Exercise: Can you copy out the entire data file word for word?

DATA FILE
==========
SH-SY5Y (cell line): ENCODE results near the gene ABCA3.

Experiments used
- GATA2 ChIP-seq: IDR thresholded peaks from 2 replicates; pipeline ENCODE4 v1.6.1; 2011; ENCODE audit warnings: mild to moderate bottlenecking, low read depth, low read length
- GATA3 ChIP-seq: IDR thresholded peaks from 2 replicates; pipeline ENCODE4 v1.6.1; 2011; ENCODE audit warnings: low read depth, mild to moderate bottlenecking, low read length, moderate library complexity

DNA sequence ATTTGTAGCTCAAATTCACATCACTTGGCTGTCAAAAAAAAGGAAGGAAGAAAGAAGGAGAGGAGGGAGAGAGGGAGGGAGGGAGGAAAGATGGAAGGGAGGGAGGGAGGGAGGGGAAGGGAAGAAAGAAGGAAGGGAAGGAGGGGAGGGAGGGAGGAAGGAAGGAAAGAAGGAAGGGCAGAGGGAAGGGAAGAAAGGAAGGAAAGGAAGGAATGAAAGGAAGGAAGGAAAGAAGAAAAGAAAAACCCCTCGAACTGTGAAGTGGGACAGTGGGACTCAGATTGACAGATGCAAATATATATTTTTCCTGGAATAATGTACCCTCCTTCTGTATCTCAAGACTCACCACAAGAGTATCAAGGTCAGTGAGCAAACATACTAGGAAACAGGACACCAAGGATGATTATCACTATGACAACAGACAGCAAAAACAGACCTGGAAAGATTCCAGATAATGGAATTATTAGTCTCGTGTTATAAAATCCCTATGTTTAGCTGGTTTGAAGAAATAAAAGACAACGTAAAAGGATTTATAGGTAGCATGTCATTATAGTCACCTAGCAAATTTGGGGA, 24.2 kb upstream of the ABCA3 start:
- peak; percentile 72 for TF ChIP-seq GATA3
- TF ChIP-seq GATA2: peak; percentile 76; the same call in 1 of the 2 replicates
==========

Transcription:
SH-SY5Y (cell line): ENCODE results near the gene ABCA3.

Experiments used
- GATA2 ChIP-seq: IDR thresholded peaks from 2 replicates; pipeline ENCODE4 v1.6.1; 2011; ENCODE audit warnings: mild to moderate bottlenecking, low read depth, low read length
- GATA3 ChIP-seq: IDR thresholded peaks from 2 replicates; pipeline ENCODE4 v1.6.1; 2011; ENCODE audit warnings: low read depth, mild to moderate bottlenecking, low read length, moderate library complexity

DNA sequence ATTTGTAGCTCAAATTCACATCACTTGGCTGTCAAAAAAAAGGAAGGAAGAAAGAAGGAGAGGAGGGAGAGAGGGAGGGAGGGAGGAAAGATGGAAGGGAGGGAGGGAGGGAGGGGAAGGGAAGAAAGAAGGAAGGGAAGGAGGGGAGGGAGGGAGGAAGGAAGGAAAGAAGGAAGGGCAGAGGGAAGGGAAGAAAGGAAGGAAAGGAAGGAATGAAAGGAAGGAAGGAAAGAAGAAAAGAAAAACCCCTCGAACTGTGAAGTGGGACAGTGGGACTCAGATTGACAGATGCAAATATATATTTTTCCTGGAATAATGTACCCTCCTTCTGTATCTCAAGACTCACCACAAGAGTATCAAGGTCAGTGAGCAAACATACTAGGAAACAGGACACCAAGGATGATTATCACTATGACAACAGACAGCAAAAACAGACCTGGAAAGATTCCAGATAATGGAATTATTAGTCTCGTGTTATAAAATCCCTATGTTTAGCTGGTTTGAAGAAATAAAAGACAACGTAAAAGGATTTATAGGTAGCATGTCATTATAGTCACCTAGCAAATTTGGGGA, 24.2 kb upstream of the ABCA3 start:
- peak; percentile 72 for TF ChIP-seq GATA3
- TF ChIP-seq GATA2: peak; percentile 76; the same call in 1 of the 2 replicates